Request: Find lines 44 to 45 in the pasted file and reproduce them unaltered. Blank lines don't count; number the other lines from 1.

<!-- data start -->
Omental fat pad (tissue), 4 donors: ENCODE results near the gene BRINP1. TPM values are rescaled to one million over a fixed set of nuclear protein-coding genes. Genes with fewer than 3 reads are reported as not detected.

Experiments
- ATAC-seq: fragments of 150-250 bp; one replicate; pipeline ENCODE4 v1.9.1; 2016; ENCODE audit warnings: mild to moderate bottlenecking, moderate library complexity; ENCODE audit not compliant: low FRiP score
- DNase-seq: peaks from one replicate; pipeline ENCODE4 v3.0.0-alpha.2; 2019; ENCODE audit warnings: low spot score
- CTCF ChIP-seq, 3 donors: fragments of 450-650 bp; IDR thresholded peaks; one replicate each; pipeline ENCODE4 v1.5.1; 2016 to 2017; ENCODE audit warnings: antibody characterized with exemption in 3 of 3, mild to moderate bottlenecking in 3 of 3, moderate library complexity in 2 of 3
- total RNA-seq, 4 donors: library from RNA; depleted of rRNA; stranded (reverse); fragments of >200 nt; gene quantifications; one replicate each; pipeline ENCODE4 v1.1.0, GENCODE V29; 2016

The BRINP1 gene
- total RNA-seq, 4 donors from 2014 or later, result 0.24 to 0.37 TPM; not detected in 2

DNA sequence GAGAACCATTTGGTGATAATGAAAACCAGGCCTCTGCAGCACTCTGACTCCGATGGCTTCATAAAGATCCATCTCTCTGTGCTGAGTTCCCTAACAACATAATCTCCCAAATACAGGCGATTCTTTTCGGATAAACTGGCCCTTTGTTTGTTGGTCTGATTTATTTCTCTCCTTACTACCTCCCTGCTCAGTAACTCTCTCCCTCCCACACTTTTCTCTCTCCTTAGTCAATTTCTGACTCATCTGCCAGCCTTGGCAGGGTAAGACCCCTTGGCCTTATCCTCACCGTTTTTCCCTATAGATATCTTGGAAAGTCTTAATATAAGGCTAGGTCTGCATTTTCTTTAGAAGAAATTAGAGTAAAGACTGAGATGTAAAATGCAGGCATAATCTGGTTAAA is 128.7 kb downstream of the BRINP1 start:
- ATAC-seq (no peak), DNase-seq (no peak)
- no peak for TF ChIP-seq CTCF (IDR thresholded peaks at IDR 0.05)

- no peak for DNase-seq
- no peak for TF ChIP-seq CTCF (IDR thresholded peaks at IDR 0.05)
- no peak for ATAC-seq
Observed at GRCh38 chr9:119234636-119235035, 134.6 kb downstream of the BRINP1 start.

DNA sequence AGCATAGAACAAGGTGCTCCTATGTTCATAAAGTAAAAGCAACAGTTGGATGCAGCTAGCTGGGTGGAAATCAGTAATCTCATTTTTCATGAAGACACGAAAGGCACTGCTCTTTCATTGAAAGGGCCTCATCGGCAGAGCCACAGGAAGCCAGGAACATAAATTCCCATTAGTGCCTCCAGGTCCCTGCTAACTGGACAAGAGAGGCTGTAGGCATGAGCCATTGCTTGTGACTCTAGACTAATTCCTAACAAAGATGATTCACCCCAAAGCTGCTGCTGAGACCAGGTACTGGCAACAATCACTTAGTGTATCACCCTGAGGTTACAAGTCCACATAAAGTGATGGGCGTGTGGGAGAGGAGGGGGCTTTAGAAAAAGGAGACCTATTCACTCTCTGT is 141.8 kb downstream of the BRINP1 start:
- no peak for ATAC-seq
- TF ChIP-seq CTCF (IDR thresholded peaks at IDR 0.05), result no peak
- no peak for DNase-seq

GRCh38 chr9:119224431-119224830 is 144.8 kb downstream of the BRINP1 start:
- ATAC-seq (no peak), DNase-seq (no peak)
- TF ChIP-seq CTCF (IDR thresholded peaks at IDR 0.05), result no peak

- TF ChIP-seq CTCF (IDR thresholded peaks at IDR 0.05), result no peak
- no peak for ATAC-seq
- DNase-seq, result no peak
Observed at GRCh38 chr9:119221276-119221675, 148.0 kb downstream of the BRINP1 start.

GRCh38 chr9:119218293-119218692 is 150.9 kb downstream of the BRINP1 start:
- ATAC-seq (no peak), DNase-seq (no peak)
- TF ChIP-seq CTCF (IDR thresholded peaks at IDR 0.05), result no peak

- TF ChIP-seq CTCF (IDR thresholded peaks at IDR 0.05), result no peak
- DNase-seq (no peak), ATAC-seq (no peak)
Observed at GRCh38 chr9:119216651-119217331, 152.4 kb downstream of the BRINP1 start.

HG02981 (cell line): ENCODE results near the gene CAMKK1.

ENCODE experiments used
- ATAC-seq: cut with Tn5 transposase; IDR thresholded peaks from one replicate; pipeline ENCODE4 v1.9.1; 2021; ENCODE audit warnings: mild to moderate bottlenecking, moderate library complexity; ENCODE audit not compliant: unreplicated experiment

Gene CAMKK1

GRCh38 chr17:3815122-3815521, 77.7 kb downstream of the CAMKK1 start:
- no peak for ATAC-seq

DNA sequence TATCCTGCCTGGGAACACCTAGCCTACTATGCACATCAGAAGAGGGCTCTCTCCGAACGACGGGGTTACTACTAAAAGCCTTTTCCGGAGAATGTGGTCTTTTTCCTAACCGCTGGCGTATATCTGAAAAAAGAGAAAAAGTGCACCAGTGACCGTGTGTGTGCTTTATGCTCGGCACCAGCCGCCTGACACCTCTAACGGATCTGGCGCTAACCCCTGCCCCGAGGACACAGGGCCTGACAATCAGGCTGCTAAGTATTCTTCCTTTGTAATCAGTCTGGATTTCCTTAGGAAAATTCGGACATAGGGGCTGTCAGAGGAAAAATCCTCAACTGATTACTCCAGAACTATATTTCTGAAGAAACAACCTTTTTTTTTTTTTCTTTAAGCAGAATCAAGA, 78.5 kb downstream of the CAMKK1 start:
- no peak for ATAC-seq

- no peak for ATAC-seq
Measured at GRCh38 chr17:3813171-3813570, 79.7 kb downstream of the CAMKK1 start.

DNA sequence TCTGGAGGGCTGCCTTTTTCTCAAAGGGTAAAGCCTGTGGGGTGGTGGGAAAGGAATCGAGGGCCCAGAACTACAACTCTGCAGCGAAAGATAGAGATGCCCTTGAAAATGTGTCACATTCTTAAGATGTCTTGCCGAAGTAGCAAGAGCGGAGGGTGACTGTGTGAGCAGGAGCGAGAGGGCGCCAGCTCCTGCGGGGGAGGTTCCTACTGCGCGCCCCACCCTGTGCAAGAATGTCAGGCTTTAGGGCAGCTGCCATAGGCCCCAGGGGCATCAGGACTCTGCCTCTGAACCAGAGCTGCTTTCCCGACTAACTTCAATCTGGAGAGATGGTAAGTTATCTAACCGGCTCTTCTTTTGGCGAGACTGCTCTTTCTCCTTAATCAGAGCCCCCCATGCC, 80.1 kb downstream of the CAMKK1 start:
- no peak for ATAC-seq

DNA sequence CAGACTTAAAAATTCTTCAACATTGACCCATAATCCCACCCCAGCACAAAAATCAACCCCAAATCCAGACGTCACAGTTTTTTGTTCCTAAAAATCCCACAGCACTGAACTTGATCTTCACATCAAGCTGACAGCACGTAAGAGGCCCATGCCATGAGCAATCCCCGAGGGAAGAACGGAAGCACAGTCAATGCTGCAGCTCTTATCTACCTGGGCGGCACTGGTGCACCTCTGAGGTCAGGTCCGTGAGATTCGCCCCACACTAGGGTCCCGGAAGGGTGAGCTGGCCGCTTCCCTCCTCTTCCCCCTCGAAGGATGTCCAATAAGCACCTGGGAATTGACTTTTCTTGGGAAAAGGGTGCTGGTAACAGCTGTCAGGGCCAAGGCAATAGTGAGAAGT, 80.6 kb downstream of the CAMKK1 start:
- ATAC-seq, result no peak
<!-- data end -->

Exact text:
- no peak for ATAC-seq

DNA sequence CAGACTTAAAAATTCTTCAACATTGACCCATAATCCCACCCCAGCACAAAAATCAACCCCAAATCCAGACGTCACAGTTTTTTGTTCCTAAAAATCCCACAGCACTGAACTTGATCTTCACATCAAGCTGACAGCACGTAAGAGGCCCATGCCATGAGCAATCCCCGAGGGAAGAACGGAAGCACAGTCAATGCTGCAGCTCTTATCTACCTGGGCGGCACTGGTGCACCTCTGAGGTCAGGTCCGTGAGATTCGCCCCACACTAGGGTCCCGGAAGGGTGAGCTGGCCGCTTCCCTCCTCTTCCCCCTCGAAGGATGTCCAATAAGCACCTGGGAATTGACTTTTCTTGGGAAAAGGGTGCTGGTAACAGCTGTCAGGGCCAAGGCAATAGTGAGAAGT, 80.6 kb downstream of the CAMKK1 start: